TFAP2A: Wikis

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Transcription factor AP-2 alpha (activating enhancer binding protein 2 alpha)
Identifiers
Symbols TFAP2A; AP-2; AP-2alpha; AP2TF; TFAP2
External IDs OMIM107580 MGI104671 HomoloGene2421 GeneCards: TFAP2A Gene
RNA expression pattern
PBB GE TFAP2A 204653 at tn.png
PBB GE TFAP2A 204654 s at tn.png
PBB GE TFAP2A 210669 at tn.png
More reference expression data
Orthologs
Species Human Mouse
Entrez 7020 21418
Ensembl ENSG00000137203 ENSMUSG00000021359
UniProt P05549 Q3UL09
RefSeq (mRNA) NM_001032280 NM_011547
RefSeq (protein) NP_001027451 NP_035677
Location (UCSC) Chr 6:
10.5 - 10.53 Mb
Chr 13:
40.73 - 40.75 Mb
PubMed search [1] [2]

Transcription factor AP-2 alpha (activating enhancer binding protein 2 alpha), also known as TFAP2A, is a protein which in humans is encoded by the TFAP2A gene.[1]

Contents

Function

AP2-alpha is a 52-kD retinoic acid-inducible and developmentally regulated activator of transcription that binds to a consensus DNA-binding sequence CCCCAGGC in the SV40 and metallothionein (MIM 156350) promoters.[1]

In melanocytic cells TFAP2A gene expression may be regulated by MITF.[2]

The transcription factor AP-2alpha is a sequence-specific DNA-binding protein expressed in neural crest lineages with the highest levels of expression corresponding to early neural crest cells suggesting that AP-2alpha plays a role in their differentiation and development. Transcription factor AP-2 alpha is expressed in ectoderm and in neural-crest cells migrating from the cranial folds during closure of the neural tube in the mouse. Cranial neural crest cell provides patterning information for craniofacial morphogenesis and generate most of the skull bones and the cranial ganglia.[3][4][5][6]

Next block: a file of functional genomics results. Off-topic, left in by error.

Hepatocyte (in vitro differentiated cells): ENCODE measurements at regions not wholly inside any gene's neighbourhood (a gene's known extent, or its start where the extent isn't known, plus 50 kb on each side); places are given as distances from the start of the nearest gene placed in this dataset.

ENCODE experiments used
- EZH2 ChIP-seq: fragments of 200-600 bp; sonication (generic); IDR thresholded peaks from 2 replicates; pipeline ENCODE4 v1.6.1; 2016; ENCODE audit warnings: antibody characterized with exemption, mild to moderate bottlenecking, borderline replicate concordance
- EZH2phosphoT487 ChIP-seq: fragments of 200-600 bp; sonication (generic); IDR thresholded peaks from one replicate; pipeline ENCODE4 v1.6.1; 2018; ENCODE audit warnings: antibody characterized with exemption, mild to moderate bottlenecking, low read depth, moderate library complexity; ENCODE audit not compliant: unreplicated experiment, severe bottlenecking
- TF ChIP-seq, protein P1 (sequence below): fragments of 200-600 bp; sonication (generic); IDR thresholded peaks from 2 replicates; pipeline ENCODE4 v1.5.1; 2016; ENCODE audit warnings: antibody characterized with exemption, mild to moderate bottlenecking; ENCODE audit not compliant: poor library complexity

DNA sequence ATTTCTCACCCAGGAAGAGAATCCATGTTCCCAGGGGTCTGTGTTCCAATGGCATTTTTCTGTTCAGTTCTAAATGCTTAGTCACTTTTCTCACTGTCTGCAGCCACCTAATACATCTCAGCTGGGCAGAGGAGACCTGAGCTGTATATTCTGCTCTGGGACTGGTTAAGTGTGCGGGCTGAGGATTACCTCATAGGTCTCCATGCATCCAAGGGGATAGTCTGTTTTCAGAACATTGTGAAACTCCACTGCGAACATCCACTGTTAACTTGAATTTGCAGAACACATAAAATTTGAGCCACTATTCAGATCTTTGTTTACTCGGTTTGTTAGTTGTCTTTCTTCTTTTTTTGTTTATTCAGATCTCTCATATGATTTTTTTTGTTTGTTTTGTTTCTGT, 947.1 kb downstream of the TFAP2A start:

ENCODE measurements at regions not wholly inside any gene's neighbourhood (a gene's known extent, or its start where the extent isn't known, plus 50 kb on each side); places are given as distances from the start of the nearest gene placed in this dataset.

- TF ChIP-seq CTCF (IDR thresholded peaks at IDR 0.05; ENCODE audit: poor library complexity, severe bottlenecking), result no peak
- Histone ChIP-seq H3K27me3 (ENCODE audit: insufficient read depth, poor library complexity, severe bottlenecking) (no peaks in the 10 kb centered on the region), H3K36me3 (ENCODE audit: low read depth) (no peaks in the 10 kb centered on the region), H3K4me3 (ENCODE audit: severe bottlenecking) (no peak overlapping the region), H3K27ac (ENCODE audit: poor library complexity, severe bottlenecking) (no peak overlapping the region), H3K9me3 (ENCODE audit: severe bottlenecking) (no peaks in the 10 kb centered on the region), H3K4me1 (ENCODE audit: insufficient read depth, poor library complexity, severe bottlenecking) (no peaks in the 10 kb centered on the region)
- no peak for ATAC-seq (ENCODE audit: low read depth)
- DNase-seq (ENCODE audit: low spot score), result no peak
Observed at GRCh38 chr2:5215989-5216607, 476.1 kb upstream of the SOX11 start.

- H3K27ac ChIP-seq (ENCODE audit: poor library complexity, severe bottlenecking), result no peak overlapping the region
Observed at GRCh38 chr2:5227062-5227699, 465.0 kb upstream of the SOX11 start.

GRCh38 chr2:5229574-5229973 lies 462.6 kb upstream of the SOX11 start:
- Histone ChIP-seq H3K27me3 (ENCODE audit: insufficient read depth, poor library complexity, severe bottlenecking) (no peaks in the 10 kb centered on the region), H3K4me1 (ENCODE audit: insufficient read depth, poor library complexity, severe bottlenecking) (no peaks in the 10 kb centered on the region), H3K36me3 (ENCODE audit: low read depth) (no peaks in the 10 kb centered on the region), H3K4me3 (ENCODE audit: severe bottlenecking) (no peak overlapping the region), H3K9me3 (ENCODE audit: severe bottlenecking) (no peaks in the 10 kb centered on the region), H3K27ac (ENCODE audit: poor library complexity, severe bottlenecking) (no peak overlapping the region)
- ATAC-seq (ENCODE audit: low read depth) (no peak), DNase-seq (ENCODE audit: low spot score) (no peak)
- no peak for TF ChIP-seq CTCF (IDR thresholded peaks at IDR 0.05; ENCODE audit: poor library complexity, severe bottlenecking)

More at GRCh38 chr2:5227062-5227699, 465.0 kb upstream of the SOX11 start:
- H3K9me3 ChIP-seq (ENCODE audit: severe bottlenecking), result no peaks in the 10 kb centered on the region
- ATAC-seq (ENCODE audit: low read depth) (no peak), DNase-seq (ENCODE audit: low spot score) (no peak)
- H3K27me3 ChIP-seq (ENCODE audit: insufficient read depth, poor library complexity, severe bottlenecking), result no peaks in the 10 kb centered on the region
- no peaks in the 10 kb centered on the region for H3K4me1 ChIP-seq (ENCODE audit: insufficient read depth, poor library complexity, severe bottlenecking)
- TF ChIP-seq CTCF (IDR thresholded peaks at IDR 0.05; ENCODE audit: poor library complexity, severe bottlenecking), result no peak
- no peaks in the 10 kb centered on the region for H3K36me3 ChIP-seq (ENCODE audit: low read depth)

The AP-2alpha protein acts as a sequence specific DNA-binding transcription factor recognizing and binding to the specific DNA sequence and recruiting the transcription machinery. Its binding site is a GC-rich sequence that is present in the cis-regulatory regions of several viral and cellular genes.[5]

To study the role of AP-2 alpha during embryogenesis, Schorle et al.[7] created AP-2alpha knockout mice. They reported that Ap2 -/- mice died perinatally with cranioabdominoschisis and severe dysmorphogenesis of the face, skull, sensory organs, and cranial ganglia. Homozygous knockout mice were also showed by Zhang et al. (1996)[8] to have neural tube defects followed by craniofacial and body wall abnormalities.

Recently, Milunsky et al. (2008)[9] reported a family with branchiooculofacial syndrome (BOFS)[10] and detected a 3.2-Mb deletion at chromosome 6p24.3. Sequencing of candidate genes in that region in 4 additional unrelated BOFS patients revealed 4 different de novo missense mutations in the exons 4 and 5 of the TFAP2A gene. Rahimov et al. (2008)[11] reported that the disruption of an AP-2alphaa binding site in an IRF6 enhancer is associated with cleft lip.